Furthermore, the vehicle is equipped with various other systems. Such a system is the auxiliary telescopic sight produced by Officine Galileo, the OG C-102 with 8x magnification used in case the TURMS FCS breaks or stops working. It is located on the right, coaxially with the cannon. There is also a gyroscopic device that verifies the attitude of the vehicle, a display for the gunner, a control panel for the loader, a intercom cables set, an anemometer, and an MTL-8 Nd-YAG Laser Transceiver Module (MTL). This is produced by Alenia and is able to accurately measure the distance up to 10 km away using a Laser Transceiver Unit (LTU) and Laser Electronic Unit (LEU). There are also two commander displays, a warning system for the number of rounds stowed in the vehicle, the MRS (Muzzle Reference System) which allows the gunner to constantly check the alignment of the cannon with the axis of the line of sight and correct it, and a second joystick with safety device for the commander which allows him to rotate the turret to open fire, bypassing the gunner in case he is no longer able to do his tasks.
The interior also contains a panel for the deployment of the smoke grenades that has two modes of use (manual or automatic), a panel for the commander which allows him to manage or modify different settings of some systems, such as the CBRN system (Chemical, Biological, Radiological and Nuclear). As on the C1 ARIETE, there is the possibility of shooting even when the vehicle is moving thanks to the three-axis stabilization of the cannon and the FCS. This cannot be done at maximum speed though, being capable of doing so at speeds up to 30/35 km/h depending on the terrain, as the TURMS system takes into account the speed of the vehicle on which it is installed, the speed of the target and compensates for the effects due to the delays and non-linearity of the main weapon, giving the crew a high chance of hitting the target.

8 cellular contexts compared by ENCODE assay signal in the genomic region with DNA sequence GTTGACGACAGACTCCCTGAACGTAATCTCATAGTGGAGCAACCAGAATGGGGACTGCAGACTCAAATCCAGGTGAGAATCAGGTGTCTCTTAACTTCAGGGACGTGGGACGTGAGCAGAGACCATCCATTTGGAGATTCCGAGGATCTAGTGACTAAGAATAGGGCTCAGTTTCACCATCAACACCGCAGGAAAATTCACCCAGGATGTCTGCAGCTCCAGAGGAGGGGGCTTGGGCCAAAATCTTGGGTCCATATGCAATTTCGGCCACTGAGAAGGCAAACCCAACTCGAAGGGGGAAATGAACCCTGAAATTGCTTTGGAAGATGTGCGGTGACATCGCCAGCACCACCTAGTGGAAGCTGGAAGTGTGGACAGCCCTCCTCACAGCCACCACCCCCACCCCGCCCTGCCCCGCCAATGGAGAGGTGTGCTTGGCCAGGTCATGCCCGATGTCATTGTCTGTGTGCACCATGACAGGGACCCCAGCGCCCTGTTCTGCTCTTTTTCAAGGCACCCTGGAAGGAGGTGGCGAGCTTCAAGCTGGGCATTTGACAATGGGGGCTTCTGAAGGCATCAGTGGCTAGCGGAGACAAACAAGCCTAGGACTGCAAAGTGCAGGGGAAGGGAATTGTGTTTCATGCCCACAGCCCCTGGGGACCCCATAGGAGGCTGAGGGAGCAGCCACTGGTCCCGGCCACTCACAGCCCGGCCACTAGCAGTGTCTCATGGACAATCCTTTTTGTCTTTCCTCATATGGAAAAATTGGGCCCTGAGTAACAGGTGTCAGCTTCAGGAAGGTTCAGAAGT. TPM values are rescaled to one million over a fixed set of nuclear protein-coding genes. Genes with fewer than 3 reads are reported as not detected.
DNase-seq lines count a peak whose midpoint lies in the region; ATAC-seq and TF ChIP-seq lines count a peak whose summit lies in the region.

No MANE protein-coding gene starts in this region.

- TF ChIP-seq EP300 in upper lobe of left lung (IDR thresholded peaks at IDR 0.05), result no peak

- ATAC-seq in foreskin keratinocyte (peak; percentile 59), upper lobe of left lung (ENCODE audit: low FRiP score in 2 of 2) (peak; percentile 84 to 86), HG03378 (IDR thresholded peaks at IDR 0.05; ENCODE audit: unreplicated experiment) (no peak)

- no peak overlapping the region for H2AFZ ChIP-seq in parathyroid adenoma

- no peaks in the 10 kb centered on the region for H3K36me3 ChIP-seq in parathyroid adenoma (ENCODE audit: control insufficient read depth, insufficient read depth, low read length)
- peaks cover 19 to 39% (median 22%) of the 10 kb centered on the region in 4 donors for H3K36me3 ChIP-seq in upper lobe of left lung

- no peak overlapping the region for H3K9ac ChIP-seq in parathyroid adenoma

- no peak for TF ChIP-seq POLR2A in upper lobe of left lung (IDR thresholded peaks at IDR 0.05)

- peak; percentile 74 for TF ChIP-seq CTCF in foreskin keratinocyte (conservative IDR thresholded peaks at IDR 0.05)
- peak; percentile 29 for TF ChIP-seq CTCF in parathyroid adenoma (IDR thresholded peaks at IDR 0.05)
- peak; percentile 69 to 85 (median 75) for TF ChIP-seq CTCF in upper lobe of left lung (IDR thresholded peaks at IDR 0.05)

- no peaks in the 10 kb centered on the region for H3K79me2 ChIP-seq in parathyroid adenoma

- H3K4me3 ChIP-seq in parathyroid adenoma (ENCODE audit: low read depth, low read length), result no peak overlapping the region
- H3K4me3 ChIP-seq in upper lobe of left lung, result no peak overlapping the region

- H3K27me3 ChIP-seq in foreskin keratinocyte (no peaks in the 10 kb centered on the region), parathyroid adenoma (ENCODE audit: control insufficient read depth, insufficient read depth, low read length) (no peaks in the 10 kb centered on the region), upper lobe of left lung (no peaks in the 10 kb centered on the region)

The back of the turret has supports for two antennas. In fact, already during the production phase, the radio system was updated with one that used only one antenna, but the second support remained. The antennas can be disassembled and placed in a special tube-shaped support on the back of the turret roof. The system connected to the antennas is the modern SINCGARS (Single Channel Ground and Airborne Radio System) model of American design, but the first Centauros had the old-fashioned dual antenna system based on RV3 and RV4 stations.